Despite the established connection between mutations in the gene for ASPA in CD, and the lost capacity to deacetylate NAA, the specific connection between ASPA
deficiency and the failure of proper CNS development, and axonal myelination remains unclear.9,26 In addition, the precise roles that NAA plays in the development of the CNS, and its proper functioning, remain a matter of study. A number of different hypotheses have been proposed for the various roles played by NAA in the nervous system. The high concentration of NAA in the brain, its lack of known actions on neurons or glia, and its high concentration gradient from neurons to the extracellular space have led to the proposal that NAA is an organic osmolyte which removes excess water from neurons by acting as a molecular water pump.27 In this regard it has been proposed that excess NAA leads to osmotic dysregulation, or has other cytotoxic effects which are responsible for the pathology observed in CD patients.28,29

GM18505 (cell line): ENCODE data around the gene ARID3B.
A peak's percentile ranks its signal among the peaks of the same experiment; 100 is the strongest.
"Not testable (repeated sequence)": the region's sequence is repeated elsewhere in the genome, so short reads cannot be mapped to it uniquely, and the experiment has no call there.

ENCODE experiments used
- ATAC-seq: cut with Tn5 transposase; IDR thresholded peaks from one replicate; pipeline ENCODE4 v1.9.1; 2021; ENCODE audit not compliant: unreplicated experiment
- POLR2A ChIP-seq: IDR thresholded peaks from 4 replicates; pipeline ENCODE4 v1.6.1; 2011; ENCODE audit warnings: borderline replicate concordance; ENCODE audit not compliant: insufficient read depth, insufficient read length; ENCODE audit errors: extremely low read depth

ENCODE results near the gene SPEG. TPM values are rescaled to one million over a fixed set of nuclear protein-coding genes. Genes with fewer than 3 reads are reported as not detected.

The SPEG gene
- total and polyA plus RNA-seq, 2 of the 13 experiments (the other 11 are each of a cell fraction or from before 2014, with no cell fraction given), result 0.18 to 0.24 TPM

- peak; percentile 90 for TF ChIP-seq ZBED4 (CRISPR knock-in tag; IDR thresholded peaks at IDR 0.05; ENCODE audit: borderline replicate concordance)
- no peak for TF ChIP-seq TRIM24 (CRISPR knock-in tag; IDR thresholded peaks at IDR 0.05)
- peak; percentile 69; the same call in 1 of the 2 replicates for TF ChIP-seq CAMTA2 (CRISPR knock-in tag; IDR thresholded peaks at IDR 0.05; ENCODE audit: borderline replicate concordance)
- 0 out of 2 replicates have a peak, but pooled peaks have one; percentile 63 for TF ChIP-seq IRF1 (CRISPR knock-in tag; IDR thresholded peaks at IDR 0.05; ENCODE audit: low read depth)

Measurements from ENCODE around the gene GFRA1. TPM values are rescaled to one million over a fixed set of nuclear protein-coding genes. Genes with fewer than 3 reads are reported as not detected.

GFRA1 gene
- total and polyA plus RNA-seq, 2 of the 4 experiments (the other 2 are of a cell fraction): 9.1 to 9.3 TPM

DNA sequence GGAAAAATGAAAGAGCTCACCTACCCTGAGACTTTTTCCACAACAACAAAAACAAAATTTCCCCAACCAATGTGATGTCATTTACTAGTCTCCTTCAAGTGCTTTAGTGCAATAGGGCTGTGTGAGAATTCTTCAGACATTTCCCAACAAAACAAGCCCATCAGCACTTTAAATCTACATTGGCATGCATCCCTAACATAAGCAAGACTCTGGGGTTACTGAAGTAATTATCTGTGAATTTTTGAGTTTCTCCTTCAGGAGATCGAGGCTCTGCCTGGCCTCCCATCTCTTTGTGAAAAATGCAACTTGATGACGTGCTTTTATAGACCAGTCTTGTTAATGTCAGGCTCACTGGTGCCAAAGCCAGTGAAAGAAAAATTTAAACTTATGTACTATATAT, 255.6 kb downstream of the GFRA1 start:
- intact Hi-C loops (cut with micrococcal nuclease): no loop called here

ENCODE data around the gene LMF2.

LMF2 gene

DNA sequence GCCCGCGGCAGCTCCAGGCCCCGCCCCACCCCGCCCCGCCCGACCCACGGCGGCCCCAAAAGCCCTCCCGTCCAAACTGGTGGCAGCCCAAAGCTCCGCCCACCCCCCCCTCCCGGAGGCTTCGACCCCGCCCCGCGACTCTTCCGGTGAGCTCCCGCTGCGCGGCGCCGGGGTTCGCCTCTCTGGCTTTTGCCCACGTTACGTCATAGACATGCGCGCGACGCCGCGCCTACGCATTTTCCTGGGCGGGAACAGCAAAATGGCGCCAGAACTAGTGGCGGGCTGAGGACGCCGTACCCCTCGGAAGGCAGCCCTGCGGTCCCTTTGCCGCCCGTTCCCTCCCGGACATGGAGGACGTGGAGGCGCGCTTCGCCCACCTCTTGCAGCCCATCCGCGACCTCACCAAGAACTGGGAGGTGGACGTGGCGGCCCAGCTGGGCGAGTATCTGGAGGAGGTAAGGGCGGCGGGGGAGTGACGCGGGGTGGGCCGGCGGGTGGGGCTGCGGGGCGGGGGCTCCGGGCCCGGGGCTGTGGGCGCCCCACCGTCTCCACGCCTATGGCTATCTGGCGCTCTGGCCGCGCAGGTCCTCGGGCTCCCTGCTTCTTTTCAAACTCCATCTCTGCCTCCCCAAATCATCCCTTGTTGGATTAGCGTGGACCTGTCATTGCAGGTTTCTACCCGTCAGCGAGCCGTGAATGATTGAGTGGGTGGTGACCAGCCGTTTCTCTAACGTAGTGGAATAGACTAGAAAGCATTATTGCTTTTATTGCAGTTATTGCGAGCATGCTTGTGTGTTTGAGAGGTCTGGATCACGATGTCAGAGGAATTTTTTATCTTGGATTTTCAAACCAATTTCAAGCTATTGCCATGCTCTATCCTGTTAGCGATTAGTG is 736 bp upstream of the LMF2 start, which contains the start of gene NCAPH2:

Another theory about the role of NAA for which there is mounting evidence is that NAA is essential for lipid synthesis and myelination in the CNS, especially during the period of peak, postnatal myelination that occurs in the CNS. In 1987, Hagenfeldt and colleagues proposed that the dismyelination observed in the brains of Canavan disease patients was due to the failure of NAA to act as an acetate carrier from mitochondria to the cytosol, thus impairing lipogenesis.15 The evidence in favor of this theory include the facts that the levels of NAA, ASPA and Asp-NAT rise with a temporal course which is highly similar to the time-course of myelin protein synthesis.30'31 Further, it has been shown that NAA contributes acetyl groups for the synthesis of lipids, which in turn are incorporated into myelin.32,33 Finally, radiolabeled NAA is transported down optic nerve axons and is incorporated into their ensheathing myelin lipids.34 Based on these and other observations we hypothesize that mutations in the gene encoding ASPA result in a deficiency in the supply of NAA-derived acetate, which in turn results in decreased synthesis of myelin-related fatty acids and lipids. We propose that it is this lipogenic deficiency that compromises CNS myelination, impairs CNS development, and ultimately results in the white matter degeneration observed in CD.35,36 We have recently tested the acetate deficiency hypothesis in the mouse model of CD by studying myelin lipid synthesis using the tritiated water incorporation method. The results showed significant decreases in 6 classes of newly synthesized myelin-associated lipids in the brains of these mice at the time of peak postnatal CNS myelination. Furthermore, brain acetate levels decreased by about 80% in CD mice, whereas acetate levels in the liver and kidney remained unchanged. These results demonstrate that myelin lipid synthesis is significantly compromised in CD, and provide the first direct evidence that defective myelin synthesis, resulting from a deficiency of NAA-supplied acetate, is involved in the pathogenesis of CD. These issues are discussed in detail in the following sections.
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